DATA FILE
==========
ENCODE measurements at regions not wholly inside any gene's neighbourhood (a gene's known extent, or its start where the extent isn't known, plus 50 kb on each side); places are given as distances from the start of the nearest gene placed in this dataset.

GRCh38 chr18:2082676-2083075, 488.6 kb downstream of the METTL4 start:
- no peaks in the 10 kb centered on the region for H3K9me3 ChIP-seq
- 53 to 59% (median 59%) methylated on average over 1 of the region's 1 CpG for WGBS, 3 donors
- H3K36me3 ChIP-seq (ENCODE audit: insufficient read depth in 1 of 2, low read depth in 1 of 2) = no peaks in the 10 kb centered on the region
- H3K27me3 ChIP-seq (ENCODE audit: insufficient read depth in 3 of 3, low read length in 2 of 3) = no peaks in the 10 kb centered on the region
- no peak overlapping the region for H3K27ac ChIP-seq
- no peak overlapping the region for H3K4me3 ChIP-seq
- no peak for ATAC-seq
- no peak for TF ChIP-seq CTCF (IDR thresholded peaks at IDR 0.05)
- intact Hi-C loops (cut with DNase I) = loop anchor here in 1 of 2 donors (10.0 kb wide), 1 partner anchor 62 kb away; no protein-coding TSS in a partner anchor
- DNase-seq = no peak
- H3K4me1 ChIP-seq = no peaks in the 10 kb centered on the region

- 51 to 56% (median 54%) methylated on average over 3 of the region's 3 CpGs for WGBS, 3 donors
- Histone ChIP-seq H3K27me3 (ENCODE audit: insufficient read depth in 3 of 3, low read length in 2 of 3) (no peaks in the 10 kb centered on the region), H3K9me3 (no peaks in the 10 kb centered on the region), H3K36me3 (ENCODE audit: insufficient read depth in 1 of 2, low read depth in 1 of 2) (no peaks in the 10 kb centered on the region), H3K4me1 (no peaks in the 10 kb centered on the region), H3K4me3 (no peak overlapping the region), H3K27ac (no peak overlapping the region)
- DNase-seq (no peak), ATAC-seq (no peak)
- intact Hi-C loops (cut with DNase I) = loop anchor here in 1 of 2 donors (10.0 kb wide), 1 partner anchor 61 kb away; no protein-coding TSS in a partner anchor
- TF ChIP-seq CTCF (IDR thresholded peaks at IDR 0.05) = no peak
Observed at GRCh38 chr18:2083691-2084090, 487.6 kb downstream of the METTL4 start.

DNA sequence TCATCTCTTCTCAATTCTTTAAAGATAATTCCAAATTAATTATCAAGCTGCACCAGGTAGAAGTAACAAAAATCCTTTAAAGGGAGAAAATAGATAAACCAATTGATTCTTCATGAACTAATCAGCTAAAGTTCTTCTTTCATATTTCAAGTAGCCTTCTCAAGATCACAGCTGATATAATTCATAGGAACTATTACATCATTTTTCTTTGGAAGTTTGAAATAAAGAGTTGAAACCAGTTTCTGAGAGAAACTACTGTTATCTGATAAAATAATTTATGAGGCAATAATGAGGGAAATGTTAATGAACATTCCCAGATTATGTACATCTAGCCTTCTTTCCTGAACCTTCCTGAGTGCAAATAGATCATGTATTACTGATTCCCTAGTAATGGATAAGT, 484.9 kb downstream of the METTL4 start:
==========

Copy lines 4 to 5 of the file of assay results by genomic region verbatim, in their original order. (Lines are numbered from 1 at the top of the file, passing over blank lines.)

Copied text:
- 53 to 59% (median 59%) methylated on average over 1 of the region's 1 CpG for WGBS, 3 donors
- H3K36me3 ChIP-seq (ENCODE audit: insufficient read depth in 1 of 2, low read depth in 1 of 2) = no peaks in the 10 kb centered on the region